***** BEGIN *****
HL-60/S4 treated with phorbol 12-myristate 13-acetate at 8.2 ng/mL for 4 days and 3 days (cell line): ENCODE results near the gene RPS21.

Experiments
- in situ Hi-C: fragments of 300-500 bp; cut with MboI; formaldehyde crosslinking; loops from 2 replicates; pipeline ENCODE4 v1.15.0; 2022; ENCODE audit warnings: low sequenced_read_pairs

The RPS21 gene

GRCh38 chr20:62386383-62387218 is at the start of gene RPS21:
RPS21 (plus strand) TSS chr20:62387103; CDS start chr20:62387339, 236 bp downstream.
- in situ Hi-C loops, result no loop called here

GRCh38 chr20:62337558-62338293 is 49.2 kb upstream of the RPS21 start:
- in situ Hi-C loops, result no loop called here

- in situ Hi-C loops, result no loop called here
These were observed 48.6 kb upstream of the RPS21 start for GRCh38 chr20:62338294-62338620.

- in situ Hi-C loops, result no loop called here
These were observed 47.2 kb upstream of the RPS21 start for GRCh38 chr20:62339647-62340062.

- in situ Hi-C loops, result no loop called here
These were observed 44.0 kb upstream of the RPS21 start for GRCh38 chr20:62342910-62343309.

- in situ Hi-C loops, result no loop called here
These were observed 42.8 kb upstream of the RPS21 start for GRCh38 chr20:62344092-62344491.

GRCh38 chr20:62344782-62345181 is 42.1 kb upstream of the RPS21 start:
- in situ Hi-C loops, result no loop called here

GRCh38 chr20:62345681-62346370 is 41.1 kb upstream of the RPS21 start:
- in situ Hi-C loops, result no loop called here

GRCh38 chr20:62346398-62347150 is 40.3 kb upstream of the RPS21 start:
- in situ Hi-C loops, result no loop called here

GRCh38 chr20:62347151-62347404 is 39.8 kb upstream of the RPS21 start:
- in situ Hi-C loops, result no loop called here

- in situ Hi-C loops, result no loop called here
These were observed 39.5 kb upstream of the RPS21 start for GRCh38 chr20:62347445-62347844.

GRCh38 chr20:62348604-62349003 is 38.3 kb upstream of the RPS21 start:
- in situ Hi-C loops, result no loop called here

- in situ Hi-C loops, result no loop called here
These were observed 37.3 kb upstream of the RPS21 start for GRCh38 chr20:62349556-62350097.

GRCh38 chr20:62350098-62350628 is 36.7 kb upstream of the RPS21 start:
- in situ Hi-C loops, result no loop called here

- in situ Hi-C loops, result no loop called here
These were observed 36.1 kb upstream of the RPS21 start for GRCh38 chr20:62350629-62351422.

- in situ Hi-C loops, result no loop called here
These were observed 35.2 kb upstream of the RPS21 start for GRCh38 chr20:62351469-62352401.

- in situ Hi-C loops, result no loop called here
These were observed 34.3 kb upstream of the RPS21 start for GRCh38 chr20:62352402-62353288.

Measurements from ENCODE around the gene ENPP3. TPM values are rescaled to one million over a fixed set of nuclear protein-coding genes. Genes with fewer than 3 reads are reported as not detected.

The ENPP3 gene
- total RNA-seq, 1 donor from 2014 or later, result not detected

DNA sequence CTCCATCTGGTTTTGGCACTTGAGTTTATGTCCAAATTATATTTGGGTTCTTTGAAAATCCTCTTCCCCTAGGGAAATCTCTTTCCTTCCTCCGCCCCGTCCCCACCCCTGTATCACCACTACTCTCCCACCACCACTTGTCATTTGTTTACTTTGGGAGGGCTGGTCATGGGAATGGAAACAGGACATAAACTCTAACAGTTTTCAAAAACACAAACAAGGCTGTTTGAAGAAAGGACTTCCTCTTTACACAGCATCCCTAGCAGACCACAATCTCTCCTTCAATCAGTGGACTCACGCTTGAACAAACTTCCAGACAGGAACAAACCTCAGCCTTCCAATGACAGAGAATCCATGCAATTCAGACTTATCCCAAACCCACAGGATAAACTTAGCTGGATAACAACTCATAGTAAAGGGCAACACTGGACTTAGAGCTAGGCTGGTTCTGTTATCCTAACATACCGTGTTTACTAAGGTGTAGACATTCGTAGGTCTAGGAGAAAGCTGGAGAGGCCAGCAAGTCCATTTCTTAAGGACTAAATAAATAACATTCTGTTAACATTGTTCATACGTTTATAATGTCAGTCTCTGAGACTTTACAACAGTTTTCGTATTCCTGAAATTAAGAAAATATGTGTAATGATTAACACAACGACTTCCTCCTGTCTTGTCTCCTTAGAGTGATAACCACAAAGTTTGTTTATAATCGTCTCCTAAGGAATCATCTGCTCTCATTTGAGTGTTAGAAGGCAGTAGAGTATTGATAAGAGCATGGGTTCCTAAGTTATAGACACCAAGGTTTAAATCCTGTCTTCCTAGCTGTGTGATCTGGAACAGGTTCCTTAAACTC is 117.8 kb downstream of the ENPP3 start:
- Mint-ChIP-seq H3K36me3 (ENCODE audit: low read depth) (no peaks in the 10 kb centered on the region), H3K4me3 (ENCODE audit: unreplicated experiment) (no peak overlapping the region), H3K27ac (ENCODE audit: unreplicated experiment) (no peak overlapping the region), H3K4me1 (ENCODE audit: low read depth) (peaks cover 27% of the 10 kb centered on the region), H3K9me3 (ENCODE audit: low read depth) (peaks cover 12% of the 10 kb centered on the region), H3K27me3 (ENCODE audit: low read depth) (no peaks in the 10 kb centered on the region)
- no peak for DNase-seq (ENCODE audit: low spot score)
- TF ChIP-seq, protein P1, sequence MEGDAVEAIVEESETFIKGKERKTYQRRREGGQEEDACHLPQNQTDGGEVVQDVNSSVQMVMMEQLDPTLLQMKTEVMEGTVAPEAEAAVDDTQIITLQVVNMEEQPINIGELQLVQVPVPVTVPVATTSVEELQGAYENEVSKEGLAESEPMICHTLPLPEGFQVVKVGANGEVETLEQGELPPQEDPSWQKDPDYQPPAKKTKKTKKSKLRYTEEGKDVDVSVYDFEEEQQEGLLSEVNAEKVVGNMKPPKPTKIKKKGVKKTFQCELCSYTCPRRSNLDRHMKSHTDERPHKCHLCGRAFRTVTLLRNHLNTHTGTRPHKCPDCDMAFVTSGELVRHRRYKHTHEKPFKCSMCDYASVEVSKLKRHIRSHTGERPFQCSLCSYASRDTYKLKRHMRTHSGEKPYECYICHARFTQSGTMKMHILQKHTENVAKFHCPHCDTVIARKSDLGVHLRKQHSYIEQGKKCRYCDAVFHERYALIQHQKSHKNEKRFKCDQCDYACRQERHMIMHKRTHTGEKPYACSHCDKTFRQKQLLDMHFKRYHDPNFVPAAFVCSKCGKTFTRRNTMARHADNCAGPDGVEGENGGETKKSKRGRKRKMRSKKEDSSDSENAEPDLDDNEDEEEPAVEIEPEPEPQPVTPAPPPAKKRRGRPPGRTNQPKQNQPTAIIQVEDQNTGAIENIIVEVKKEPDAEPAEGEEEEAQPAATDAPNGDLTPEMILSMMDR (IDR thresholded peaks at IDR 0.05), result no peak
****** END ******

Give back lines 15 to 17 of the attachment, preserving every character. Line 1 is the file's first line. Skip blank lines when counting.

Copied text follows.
These were observed 44.0 kb upstream of the RPS21 start for GRCh38 chr20:62342910-62343309.

- in situ Hi-C loops, result no loop called here
These were observed 42.8 kb upstream of the RPS21 start for GRCh38 chr20:62344092-62344491.